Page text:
What Every Provider Should Know About Mallela

State Farm Mut. Auto Ins. Co. v Mallela
4 N.Y.3d, 313 794 N.Y.S.2d 700 2005 (Mallela)
and Fraudulent Incorporation

Mallela was a decision by the Court of Appeals in answer to a question certified by the Second Circuit Court (Whether … insurance carriers may withhold payment for medical services provided by fraudulently incorporated enterprises to which patients have assigned their claims.

The Court of Appeals held that a fraudulently incorporated provider could not collect no-fault benefits. What the Court did not do was not define what a fraudulent incorporation means.

The Court of Appeals in dictum (dictum is a non-binding determination of the court which renders an opinion as to a question  not before the court) stated that a provider had to be in compliance with all laws, rules and regulations that apply to the provider, provided that the laws, rules and regulations are more than technical requirements.

The Insurance Industry under the guise of fighting fraud have sought to expand Mallela in ways I believe the Court of Appeals never contemplated when they answered the certified question in Mallela from the Second Circuit Federal Appellate Court.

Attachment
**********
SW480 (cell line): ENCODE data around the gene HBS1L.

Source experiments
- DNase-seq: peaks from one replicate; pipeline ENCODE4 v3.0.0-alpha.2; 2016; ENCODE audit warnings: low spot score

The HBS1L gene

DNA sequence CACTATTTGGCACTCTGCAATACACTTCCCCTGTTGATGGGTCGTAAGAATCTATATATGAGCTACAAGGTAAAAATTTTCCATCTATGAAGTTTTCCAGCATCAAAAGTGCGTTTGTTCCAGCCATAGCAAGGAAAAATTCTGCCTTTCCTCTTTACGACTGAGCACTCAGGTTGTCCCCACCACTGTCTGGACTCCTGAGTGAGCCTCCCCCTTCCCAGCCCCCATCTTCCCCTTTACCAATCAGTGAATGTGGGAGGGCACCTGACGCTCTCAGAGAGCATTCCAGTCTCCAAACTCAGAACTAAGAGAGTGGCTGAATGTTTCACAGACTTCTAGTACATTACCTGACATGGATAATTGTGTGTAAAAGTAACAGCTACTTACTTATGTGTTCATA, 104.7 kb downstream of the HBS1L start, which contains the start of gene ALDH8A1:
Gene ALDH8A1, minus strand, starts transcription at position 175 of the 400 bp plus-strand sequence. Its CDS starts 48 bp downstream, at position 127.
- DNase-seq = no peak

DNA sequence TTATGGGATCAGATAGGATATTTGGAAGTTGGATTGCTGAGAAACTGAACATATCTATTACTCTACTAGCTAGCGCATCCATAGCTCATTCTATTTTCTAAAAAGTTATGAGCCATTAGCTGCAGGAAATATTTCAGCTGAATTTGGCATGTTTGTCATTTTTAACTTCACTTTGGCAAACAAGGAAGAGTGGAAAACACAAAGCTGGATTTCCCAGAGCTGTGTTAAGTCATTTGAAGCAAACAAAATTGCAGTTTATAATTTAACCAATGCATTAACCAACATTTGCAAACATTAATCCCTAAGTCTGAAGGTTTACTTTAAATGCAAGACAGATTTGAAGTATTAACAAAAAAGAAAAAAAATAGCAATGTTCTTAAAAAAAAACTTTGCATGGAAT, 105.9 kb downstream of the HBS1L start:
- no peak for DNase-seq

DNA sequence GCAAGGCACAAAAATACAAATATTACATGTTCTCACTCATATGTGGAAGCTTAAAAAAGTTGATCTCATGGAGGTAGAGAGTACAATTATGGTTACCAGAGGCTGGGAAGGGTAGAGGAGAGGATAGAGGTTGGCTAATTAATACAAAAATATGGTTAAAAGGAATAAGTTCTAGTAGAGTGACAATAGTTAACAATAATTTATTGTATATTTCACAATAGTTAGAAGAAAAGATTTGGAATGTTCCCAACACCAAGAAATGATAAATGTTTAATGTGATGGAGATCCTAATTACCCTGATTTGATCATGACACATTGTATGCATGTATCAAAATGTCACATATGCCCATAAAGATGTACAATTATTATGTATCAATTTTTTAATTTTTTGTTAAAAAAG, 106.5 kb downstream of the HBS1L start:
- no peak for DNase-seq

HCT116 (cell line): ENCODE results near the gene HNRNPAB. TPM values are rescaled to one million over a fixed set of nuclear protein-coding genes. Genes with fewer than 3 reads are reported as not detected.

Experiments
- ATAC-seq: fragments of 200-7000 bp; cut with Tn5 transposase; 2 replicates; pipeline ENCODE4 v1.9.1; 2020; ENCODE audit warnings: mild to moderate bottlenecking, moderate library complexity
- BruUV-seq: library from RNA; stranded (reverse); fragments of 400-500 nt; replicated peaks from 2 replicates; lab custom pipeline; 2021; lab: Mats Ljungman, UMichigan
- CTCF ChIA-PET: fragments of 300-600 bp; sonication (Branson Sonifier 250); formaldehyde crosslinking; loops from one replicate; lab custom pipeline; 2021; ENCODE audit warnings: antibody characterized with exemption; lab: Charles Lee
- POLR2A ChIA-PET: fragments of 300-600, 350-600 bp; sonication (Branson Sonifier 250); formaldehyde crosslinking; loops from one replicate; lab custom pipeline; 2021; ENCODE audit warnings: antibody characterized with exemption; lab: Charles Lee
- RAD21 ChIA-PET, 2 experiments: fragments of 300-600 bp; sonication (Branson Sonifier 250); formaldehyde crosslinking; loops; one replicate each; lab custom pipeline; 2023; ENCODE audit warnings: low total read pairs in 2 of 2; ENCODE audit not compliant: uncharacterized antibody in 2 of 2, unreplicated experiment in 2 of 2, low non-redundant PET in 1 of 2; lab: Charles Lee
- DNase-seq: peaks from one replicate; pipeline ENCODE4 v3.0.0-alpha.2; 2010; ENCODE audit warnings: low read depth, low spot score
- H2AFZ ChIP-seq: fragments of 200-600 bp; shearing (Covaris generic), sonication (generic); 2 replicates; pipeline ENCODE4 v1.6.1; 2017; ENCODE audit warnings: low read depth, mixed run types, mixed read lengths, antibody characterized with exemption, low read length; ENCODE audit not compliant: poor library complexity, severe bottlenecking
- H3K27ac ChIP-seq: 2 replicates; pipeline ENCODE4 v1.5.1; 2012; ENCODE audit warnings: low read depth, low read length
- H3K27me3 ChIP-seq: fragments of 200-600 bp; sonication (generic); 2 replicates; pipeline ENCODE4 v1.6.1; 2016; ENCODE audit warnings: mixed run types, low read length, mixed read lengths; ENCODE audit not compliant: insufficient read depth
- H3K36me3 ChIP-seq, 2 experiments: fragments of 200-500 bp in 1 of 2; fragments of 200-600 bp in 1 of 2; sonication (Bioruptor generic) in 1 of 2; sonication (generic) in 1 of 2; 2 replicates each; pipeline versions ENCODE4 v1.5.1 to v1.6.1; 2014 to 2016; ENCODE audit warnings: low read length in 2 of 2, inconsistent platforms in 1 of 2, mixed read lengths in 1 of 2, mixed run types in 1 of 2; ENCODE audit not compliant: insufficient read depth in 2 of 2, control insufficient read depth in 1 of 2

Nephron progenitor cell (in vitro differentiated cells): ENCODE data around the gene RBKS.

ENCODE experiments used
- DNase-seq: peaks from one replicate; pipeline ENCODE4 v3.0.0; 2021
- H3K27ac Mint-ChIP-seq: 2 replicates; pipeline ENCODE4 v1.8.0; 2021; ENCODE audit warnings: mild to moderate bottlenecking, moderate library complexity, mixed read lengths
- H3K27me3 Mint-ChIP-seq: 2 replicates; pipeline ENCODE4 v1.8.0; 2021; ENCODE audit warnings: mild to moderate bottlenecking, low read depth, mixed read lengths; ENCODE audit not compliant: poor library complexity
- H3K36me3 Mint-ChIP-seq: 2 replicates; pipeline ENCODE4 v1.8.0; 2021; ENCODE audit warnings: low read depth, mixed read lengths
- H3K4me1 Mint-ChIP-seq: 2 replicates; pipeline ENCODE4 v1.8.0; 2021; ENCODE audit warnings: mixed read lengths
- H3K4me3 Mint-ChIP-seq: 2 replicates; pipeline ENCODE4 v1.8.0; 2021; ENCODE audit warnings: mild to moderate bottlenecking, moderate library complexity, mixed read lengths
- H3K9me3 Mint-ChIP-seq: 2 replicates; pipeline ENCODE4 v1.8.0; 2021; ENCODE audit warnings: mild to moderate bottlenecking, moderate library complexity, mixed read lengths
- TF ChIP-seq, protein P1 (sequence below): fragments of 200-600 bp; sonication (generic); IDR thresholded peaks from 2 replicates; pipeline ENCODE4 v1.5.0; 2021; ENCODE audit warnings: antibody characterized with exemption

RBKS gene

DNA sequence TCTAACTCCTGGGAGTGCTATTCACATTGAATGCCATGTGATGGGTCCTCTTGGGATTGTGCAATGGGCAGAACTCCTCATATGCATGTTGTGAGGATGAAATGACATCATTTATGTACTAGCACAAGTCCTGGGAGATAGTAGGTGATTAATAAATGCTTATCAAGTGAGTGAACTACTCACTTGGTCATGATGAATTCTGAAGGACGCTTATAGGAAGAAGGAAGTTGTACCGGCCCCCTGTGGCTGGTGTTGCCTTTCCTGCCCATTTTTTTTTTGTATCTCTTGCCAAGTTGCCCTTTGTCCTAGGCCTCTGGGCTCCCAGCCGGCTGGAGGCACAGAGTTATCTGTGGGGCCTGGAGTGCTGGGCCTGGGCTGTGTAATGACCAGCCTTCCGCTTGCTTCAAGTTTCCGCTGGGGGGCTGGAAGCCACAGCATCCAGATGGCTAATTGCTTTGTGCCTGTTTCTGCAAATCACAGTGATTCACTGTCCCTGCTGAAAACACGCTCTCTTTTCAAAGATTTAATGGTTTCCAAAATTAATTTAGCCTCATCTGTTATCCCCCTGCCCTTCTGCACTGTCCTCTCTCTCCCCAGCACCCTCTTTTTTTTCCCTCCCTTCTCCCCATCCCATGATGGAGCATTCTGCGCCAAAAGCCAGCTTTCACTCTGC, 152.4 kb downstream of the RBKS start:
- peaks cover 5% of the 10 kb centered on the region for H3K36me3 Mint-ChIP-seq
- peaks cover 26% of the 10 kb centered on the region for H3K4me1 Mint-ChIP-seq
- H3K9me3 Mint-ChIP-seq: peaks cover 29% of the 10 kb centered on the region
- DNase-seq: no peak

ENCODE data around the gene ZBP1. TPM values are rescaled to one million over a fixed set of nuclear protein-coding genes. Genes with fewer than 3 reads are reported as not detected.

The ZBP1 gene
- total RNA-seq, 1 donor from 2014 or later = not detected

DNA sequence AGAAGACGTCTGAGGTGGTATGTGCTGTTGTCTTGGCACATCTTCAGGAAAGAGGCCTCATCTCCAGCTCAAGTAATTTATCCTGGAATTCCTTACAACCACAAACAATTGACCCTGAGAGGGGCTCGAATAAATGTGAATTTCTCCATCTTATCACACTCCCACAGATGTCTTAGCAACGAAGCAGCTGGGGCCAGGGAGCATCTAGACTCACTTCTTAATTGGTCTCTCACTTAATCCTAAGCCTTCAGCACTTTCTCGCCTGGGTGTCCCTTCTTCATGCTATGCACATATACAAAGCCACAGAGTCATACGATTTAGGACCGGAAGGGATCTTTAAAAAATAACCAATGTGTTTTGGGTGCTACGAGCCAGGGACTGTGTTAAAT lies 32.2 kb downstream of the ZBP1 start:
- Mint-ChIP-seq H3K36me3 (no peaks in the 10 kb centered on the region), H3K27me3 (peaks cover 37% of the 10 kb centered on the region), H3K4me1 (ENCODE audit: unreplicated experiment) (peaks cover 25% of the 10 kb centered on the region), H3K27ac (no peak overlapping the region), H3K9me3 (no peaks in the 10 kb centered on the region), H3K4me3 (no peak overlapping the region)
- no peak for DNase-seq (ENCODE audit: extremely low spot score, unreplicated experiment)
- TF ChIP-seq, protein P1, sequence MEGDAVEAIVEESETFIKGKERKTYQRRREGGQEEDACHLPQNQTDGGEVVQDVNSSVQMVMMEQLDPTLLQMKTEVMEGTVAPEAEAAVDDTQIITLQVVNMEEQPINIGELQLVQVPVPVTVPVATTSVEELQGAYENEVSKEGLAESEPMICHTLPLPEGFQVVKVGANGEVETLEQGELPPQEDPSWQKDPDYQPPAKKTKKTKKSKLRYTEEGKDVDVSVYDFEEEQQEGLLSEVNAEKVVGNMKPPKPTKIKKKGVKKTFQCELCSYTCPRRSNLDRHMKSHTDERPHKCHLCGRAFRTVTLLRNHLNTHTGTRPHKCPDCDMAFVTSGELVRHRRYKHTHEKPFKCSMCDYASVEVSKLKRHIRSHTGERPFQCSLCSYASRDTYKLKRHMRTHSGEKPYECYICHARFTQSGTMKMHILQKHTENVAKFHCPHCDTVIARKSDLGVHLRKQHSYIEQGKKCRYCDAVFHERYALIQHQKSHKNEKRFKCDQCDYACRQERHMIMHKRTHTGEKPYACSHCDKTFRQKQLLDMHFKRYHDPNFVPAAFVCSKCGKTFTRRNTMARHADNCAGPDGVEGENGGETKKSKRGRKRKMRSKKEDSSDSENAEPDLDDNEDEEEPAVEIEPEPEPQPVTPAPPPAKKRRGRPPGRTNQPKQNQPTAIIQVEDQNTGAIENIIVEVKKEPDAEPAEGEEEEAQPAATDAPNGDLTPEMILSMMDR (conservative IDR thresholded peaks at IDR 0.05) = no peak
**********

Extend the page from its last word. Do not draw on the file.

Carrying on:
The Insurance Industry has also sought to expand the effect of Mallela in two ways. It has sought to expand the definition of fraudulent incorporation beyond the events surrounding the incorporation of the provider.

The Insurance Industry has sought to expand the definition of fraudulent incorporation to include the following activities which are unrelated to the incorporation of the provider: (i) fee splitting which is the unauthorized sharing of fees earned by a licensed provider with an unlicensed person or entity; and (ii) the alleged control of a licensed practice by an unlicensed person.

It is the belief of this law office that the attempts by the insurance companies to expand Mallela are unwarranted.

Medical providers should realize once you capitulate to the insurance companies on the so called expanded Mallela, the provider may very well be permanently black balled from collecting insurance payments for the treatment of  no fault patients.

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